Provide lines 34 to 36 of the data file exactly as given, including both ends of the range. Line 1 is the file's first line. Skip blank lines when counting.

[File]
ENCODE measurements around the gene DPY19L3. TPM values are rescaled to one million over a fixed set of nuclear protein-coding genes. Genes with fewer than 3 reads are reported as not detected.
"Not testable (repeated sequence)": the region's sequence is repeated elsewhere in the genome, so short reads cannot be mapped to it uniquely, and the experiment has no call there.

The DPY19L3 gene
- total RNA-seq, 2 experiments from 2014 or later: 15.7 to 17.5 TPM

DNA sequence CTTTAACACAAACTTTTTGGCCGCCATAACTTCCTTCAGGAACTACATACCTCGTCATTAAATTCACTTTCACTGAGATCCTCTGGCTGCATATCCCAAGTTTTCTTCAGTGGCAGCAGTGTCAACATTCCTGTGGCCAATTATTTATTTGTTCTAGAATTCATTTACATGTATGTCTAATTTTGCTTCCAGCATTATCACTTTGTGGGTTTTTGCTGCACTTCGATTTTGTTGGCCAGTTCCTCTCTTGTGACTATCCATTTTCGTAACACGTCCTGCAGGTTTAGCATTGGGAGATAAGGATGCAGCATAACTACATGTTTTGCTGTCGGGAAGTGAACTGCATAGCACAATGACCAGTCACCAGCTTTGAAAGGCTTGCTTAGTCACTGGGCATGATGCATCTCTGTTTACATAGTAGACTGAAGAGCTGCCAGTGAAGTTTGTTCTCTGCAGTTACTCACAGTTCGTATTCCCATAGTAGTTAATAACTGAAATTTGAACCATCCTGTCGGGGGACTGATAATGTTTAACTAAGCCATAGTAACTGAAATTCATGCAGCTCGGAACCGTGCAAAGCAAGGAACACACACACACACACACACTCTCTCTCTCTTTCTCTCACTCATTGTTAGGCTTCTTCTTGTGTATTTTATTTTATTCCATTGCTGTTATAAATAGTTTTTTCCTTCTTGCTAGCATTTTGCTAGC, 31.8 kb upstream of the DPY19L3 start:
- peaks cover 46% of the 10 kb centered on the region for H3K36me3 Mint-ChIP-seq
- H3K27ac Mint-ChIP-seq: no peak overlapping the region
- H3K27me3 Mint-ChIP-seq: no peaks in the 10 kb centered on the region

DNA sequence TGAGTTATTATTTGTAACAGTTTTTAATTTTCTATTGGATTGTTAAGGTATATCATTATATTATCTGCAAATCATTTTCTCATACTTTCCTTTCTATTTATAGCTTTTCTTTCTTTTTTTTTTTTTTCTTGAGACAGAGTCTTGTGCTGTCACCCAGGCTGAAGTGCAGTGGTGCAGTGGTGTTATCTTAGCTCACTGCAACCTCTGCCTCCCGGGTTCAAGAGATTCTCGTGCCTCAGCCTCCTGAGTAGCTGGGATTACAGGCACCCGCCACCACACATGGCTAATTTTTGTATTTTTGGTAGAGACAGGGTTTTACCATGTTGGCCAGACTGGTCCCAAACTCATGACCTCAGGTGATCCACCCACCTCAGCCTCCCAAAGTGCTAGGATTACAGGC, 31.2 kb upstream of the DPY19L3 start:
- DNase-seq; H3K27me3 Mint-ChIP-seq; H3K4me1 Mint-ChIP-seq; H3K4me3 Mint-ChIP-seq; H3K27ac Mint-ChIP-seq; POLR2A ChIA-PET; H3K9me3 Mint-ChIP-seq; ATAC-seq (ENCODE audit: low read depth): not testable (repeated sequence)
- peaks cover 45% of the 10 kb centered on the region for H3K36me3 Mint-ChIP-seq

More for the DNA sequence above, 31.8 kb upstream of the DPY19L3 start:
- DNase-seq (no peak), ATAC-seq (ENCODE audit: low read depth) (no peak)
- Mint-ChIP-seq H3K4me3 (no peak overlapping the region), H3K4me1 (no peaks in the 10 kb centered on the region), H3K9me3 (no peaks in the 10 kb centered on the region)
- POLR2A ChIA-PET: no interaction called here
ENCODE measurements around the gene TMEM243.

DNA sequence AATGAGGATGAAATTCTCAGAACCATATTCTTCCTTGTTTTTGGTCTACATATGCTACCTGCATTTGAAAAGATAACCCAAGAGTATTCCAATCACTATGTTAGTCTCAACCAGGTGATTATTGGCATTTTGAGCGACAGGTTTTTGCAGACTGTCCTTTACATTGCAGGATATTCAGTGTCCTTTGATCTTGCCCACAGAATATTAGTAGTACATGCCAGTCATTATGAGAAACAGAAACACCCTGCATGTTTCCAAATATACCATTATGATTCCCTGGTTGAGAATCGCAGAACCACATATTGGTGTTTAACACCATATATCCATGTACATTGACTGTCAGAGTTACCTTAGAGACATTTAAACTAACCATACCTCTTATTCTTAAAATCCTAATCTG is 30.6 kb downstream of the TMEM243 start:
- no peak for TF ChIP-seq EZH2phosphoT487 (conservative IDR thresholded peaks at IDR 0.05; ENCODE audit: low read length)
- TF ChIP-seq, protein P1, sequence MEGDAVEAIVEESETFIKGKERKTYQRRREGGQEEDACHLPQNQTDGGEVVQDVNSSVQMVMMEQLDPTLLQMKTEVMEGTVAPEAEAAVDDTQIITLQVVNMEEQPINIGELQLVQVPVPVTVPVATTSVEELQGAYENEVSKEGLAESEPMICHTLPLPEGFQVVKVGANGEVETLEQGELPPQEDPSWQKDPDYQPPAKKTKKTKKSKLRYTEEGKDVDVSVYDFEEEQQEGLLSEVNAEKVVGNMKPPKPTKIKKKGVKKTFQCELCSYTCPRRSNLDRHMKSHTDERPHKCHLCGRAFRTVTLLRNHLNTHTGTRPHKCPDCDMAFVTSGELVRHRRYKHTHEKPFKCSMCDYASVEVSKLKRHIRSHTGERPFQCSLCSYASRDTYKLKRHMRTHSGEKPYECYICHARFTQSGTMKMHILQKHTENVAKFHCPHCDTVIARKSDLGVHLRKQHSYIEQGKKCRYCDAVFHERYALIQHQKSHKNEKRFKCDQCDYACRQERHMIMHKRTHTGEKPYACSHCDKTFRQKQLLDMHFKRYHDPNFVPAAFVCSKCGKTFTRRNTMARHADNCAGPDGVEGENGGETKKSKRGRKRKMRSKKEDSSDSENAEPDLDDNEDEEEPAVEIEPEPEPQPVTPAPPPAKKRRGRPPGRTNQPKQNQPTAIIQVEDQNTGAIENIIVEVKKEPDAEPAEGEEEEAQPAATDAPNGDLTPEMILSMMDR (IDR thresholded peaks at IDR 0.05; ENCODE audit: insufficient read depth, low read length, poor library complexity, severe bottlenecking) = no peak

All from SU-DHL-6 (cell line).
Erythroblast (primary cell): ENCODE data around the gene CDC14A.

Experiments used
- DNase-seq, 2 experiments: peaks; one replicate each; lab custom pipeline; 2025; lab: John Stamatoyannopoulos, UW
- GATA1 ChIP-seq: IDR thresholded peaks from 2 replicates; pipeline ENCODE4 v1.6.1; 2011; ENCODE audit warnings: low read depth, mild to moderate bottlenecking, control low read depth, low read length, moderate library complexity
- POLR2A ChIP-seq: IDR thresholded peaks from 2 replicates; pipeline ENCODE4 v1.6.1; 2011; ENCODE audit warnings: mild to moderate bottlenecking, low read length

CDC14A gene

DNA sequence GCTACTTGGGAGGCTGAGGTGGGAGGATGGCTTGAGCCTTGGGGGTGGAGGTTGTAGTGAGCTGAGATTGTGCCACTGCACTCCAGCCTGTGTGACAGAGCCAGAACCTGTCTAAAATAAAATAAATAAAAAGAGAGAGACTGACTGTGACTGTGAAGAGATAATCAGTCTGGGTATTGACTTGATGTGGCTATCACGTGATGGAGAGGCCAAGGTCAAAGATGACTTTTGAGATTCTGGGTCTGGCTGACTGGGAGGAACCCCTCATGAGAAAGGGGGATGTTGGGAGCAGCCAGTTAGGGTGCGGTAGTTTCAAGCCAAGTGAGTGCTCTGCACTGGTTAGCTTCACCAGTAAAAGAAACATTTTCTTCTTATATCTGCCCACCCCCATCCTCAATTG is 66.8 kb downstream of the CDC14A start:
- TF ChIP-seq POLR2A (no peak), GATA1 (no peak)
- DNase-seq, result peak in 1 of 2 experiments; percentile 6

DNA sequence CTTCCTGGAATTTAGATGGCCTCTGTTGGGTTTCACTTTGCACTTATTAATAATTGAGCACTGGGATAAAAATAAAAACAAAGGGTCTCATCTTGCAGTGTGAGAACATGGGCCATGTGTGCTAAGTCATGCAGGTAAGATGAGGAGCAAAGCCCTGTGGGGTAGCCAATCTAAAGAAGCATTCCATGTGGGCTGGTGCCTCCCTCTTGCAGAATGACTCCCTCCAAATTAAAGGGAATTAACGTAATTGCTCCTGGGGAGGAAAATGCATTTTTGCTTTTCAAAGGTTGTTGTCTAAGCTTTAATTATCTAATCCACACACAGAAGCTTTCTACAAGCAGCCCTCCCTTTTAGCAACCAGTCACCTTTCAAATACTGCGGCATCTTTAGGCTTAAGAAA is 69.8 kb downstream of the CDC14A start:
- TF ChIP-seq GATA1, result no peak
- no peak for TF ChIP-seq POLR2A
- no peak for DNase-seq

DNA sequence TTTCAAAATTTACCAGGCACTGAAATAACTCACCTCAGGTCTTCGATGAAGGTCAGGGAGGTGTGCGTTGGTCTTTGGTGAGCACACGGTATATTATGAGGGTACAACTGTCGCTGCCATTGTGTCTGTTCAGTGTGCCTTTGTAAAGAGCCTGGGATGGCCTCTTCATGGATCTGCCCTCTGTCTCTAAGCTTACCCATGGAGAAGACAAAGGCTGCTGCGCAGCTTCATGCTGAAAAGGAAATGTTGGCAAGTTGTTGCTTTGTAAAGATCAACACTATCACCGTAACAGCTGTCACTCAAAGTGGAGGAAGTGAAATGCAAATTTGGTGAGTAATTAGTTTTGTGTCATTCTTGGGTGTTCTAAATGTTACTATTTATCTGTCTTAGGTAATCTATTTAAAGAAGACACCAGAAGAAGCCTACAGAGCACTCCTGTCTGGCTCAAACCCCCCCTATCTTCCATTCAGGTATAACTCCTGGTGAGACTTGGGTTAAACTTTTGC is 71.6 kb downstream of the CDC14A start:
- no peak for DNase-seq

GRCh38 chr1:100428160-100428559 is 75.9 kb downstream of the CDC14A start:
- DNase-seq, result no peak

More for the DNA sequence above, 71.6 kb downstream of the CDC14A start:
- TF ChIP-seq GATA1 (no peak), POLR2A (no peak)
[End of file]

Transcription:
DNA sequence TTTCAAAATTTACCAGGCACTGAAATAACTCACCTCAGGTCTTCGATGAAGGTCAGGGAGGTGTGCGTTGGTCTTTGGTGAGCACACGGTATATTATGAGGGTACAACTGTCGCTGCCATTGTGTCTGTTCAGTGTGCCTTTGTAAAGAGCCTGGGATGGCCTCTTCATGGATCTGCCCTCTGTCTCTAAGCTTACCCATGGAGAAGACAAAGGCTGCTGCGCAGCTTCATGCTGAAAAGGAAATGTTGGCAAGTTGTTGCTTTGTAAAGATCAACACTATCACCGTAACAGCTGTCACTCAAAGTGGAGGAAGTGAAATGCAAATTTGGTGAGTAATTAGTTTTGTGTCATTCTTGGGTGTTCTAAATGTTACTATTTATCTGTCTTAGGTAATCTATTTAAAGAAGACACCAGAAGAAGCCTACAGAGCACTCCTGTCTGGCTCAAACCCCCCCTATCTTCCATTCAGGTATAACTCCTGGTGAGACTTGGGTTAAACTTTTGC is 71.6 kb downstream of the CDC14A start:
- no peak for DNase-seq

GRCh38 chr1:100428160-100428559 is 75.9 kb downstream of the CDC14A start: